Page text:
# Newton Used Averages and So Should You

A recent article at Mother Jones mentions Isaac Newton's (unusual at the time) use of averages in his experimental work.

The man who 'invented the calculus'^{1} was apparently ahead of his time in using averages. While studying his eponymous rings, instead of just picking and choosing from his measurements the ones that seemed best, he took all of his measurements and averaged them.

This only works if the measurement error is 'unbiased.' Which in probabilistic lingo means that the error has zero mean. That is (since I can't avoid introducing some notation), suppose \(r\) is the (true) value you would like to measure, but in the process of measuring it you introduce some error. Call this error \(\epsilon\) (because that's what statisticians like to call these disturbances). Then your actual measurement on any go \(i\) at the instrument is \[M_{i} = r + \epsilon_{i}.\] As long as the \(\epsilon_{i}\) have zero expected value (\(E[\epsilon_{i}] = 0\)), the measurement is unbiased for the true value \(r\). So, averaging will help, since the average will *also* be unbiased for \(r\), and the variance in the average will decrease like \(\frac{1}{n}\) when we have \(n\) samples. Take \(n\) large enough and the variance goes to zero, and we have the law of large numbers showing us that we'll get the right answer with very high probability.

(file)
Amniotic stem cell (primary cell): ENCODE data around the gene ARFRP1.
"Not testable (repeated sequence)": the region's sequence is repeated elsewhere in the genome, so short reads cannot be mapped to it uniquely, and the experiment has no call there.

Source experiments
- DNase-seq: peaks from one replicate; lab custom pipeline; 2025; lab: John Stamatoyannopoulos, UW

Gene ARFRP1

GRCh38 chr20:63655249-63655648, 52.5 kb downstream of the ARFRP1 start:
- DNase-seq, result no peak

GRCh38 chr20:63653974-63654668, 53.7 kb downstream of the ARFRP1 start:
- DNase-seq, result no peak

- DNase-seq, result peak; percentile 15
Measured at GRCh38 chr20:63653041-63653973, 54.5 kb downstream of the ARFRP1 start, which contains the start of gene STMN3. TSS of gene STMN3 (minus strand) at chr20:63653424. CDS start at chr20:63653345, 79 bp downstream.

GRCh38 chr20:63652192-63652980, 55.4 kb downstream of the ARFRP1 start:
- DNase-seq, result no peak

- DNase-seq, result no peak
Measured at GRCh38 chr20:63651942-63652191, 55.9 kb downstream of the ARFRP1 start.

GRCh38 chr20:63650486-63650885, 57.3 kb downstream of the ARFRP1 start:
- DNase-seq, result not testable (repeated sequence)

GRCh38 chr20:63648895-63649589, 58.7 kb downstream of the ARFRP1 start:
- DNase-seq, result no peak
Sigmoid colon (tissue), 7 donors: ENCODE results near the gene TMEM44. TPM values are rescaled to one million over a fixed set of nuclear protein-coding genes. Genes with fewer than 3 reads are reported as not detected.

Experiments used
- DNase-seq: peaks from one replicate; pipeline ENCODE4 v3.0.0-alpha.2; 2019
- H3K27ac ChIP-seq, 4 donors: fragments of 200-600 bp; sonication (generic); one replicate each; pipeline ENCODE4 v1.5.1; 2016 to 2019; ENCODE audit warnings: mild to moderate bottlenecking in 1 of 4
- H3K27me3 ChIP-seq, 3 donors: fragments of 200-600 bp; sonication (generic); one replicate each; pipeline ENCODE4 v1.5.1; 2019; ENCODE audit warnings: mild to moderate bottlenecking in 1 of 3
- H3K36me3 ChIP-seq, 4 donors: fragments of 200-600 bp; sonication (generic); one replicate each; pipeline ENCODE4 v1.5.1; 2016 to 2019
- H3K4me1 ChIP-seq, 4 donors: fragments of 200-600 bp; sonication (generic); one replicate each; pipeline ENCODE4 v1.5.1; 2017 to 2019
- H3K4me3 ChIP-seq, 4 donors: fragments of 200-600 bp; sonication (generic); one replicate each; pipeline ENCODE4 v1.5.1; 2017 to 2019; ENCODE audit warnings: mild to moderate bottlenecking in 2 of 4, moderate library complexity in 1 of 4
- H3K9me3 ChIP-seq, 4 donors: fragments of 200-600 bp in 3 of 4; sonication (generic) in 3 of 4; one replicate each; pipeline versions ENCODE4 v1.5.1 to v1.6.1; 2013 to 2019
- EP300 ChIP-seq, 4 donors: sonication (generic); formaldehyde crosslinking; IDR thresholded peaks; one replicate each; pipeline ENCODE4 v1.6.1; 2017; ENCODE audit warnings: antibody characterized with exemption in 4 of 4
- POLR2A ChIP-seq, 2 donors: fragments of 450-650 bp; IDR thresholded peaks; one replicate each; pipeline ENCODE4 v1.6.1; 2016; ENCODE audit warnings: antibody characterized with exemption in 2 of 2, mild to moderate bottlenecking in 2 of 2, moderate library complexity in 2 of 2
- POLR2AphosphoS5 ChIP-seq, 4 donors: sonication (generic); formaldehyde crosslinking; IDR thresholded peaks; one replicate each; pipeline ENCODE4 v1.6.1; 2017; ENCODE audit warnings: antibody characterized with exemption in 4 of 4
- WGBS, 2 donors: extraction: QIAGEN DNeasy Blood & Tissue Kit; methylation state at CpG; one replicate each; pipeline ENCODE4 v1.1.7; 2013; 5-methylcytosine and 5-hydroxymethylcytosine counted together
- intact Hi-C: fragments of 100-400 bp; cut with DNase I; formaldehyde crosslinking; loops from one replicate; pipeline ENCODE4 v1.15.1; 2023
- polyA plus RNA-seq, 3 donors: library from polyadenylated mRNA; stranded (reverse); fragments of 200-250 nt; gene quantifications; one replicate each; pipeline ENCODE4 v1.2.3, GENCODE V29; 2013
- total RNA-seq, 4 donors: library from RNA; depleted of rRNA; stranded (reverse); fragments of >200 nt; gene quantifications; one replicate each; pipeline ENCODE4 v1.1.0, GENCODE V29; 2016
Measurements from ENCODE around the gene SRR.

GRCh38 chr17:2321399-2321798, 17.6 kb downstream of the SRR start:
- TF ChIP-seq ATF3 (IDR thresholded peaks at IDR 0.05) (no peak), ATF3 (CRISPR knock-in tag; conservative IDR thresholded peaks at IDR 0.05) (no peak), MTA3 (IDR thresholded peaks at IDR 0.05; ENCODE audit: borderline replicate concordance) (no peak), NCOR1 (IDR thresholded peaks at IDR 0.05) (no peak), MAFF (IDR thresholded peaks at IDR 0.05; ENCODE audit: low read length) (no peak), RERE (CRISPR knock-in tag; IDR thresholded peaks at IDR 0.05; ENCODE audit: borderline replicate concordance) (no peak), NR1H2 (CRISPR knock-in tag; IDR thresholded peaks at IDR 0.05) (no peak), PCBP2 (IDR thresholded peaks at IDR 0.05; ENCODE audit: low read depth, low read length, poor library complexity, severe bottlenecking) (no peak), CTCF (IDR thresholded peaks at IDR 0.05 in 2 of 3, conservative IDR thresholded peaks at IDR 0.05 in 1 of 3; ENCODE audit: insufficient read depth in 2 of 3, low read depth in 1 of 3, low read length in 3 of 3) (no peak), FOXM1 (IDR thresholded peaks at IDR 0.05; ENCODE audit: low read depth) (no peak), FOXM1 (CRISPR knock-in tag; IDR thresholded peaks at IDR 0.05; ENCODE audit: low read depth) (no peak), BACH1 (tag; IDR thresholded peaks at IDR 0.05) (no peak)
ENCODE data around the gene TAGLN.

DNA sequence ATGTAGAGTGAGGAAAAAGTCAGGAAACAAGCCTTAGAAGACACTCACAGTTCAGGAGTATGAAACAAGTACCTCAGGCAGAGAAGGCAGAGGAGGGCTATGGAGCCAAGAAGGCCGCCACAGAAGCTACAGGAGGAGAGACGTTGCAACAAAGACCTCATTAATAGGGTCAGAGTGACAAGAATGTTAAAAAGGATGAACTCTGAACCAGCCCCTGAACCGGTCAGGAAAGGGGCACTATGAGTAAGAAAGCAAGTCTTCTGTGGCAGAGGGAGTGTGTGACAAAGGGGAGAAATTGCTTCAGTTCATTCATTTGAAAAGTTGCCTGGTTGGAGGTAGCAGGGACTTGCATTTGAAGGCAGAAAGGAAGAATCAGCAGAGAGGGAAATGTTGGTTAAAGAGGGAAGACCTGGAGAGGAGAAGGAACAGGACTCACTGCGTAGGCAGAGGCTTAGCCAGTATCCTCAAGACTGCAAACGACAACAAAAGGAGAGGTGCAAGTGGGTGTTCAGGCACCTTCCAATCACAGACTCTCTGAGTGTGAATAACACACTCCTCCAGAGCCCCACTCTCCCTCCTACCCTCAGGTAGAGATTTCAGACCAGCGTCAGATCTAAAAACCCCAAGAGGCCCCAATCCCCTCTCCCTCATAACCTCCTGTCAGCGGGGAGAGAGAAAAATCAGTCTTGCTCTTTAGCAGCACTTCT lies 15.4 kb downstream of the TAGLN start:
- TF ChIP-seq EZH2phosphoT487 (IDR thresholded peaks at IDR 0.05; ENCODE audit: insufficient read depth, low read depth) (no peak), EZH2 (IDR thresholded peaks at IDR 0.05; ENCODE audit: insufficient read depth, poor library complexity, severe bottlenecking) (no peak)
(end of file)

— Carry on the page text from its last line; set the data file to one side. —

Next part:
We don't even need the errors to be *uncorrelated* (though correlations in the errors may slow down the convergence to the true value).

The intuition here, that Newton probably had, is that if we make mistakes to the left and right of a value about equally often, averaging will cause those mistakes to wash themselves out. This is the intuition, and I'm sure this was also how averaging was explained to me in my lab courses in high school and college. But at this point, I'd rather just abstract things away to unbiasedness and decreasing variance. I haven't (yet) come to a point in my career where this level of abstraction has hurt me. And I feel that many times it has *helped* me.

Averages may have been all the rage in the 17th century, but now many other approaches exist. We also have a nice framework for thinking about what sorts of errors these different statistics minimize. Newton did have the language of \(L_{p}\) norms when he did science. But I have no doubt he would have picked up on them quickly.

Though not really. It's more that he (and Gottfried Leibniz) discovered the connection between derivatives (slopes) and integrals (areas). Obviously, people had been dealing with these two tools in isolation since, well, since the first person had to portion out a plot of land. What Leibniz and Newton did was bring them into a unified framework (the calculus) by introducing nice results like the Fundamental Theorem of Calculus.↩